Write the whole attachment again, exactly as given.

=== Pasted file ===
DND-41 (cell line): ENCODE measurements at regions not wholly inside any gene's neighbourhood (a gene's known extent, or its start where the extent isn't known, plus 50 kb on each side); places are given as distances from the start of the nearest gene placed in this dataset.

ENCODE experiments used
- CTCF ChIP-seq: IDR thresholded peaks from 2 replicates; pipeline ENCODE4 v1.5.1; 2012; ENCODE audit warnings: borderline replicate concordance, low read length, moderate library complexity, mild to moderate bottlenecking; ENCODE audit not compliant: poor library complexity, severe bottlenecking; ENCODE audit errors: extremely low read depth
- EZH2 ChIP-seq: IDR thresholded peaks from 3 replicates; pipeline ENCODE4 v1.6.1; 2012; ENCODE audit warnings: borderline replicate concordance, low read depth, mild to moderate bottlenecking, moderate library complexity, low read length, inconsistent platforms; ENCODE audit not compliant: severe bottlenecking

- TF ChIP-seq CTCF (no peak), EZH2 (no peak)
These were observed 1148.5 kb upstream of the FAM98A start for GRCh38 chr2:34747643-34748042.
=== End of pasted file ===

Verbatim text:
DND-41 (cell line): ENCODE measurements at regions not wholly inside any gene's neighbourhood (a gene's known extent, or its start where the extent isn't known, plus 50 kb on each side); places are given as distances from the start of the nearest gene placed in this dataset.

ENCODE experiments used
- CTCF ChIP-seq: IDR thresholded peaks from 2 replicates; pipeline ENCODE4 v1.5.1; 2012; ENCODE audit warnings: borderline replicate concordance, low read length, moderate library complexity, mild to moderate bottlenecking; ENCODE audit not compliant: poor library complexity, severe bottlenecking; ENCODE audit errors: extremely low read depth
- EZH2 ChIP-seq: IDR thresholded peaks from 3 replicates; pipeline ENCODE4 v1.6.1; 2012; ENCODE audit warnings: borderline replicate concordance, low read depth, mild to moderate bottlenecking, moderate library complexity, low read length, inconsistent platforms; ENCODE audit not compliant: severe bottlenecking

- TF ChIP-seq CTCF (no peak), EZH2 (no peak)
These were observed 1148.5 kb upstream of the FAM98A start for GRCh38 chr2:34747643-34748042.